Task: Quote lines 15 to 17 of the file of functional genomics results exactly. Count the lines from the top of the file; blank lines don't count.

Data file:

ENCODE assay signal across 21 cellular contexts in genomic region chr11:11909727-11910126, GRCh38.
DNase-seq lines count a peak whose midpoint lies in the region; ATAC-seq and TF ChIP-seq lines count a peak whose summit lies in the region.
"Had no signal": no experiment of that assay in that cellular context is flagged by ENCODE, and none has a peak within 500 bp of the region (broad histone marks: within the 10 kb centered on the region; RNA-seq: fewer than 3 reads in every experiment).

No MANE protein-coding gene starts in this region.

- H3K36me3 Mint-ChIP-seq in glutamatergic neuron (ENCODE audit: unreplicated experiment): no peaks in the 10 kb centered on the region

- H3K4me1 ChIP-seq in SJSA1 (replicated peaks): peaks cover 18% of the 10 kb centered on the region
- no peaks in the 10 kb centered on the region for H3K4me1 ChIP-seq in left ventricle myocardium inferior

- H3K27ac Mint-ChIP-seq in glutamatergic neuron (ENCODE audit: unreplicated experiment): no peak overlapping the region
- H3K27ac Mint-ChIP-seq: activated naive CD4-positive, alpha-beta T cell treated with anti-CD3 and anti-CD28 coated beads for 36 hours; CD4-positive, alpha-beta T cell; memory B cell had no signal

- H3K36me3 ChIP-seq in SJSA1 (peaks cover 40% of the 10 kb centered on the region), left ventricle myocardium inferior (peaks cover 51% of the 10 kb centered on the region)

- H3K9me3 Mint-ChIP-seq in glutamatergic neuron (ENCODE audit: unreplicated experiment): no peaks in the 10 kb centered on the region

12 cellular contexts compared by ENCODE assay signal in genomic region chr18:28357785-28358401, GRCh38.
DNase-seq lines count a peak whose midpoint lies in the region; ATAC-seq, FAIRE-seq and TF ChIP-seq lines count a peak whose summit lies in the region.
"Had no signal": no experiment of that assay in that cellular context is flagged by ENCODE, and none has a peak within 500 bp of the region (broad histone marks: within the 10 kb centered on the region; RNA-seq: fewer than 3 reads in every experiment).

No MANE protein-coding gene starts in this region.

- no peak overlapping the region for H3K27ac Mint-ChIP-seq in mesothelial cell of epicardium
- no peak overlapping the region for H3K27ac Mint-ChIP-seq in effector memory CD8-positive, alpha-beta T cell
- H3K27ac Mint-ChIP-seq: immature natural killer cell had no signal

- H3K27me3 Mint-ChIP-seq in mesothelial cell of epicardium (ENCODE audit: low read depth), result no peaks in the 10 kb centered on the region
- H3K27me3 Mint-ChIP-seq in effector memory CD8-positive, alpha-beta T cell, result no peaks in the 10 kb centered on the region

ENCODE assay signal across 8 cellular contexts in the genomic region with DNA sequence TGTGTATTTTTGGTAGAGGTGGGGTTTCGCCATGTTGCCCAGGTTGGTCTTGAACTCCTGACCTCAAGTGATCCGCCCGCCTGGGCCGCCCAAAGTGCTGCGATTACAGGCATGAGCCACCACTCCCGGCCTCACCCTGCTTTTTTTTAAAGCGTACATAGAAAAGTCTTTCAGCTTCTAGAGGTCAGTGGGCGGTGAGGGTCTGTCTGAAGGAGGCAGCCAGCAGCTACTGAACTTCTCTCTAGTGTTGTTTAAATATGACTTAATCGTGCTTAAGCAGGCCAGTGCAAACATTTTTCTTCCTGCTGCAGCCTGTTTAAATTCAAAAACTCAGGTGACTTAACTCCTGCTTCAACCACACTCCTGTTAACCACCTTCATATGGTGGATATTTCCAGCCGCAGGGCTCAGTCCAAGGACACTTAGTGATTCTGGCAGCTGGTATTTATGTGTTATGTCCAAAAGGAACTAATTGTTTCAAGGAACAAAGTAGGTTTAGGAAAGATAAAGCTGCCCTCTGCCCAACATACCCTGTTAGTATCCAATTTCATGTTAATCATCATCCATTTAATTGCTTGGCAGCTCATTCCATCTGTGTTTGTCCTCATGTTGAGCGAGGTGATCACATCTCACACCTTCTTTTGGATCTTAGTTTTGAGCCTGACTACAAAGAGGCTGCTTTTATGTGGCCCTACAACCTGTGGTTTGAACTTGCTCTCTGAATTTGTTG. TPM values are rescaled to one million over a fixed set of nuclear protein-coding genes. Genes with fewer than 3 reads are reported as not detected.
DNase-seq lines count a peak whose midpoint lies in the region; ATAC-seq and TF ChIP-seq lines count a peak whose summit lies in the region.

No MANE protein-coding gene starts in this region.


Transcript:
No MANE protein-coding gene starts in this region.

- no peak overlapping the region for H3K27ac Mint-ChIP-seq in mesothelial cell of epicardium
- no peak overlapping the region for H3K27ac Mint-ChIP-seq in effector memory CD8-positive, alpha-beta T cell